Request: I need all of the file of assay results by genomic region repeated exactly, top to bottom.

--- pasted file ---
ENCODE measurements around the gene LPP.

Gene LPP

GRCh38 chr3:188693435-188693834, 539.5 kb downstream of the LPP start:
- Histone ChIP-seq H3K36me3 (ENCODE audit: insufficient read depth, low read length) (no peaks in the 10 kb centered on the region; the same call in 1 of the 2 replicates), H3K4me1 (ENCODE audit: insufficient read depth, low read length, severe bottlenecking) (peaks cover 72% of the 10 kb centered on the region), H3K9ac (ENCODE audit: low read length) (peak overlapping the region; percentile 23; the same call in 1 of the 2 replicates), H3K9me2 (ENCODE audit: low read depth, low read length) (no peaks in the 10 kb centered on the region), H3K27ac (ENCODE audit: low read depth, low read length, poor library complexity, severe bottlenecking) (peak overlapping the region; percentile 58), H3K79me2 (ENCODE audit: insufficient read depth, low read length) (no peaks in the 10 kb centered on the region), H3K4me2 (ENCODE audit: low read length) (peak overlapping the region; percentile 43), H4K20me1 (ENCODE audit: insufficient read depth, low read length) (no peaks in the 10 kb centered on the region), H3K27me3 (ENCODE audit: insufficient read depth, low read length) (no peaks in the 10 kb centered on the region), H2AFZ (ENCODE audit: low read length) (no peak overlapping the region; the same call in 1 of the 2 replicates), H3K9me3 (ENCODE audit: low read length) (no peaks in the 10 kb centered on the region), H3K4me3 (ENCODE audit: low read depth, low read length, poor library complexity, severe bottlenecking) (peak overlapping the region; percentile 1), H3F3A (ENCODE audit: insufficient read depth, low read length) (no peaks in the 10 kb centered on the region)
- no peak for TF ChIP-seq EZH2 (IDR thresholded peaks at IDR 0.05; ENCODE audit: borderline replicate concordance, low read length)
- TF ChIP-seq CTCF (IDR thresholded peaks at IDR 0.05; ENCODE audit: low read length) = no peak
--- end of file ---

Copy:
ENCODE measurements around the gene LPP.

Gene LPP

GRCh38 chr3:188693435-188693834, 539.5 kb downstream of the LPP start:
- Histone ChIP-seq H3K36me3 (ENCODE audit: insufficient read depth, low read length) (no peaks in the 10 kb centered on the region; the same call in 1 of the 2 replicates), H3K4me1 (ENCODE audit: insufficient read depth, low read length, severe bottlenecking) (peaks cover 72% of the 10 kb centered on the region), H3K9ac (ENCODE audit: low read length) (peak overlapping the region; percentile 23; the same call in 1 of the 2 replicates), H3K9me2 (ENCODE audit: low read depth, low read length) (no peaks in the 10 kb centered on the region), H3K27ac (ENCODE audit: low read depth, low read length, poor library complexity, severe bottlenecking) (peak overlapping the region; percentile 58), H3K79me2 (ENCODE audit: insufficient read depth, low read length) (no peaks in the 10 kb centered on the region), H3K4me2 (ENCODE audit: low read length) (peak overlapping the region; percentile 43), H4K20me1 (ENCODE audit: insufficient read depth, low read length) (no peaks in the 10 kb centered on the region), H3K27me3 (ENCODE audit: insufficient read depth, low read length) (no peaks in the 10 kb centered on the region), H2AFZ (ENCODE audit: low read length) (no peak overlapping the region; the same call in 1 of the 2 replicates), H3K9me3 (ENCODE audit: low read length) (no peaks in the 10 kb centered on the region), H3K4me3 (ENCODE audit: low read depth, low read length, poor library complexity, severe bottlenecking) (peak overlapping the region; percentile 1), H3F3A (ENCODE audit: insufficient read depth, low read length) (no peaks in the 10 kb centered on the region)
- no peak for TF ChIP-seq EZH2 (IDR thresholded peaks at IDR 0.05; ENCODE audit: borderline replicate concordance, low read length)
- TF ChIP-seq CTCF (IDR thresholded peaks at IDR 0.05; ENCODE audit: low read length) = no peak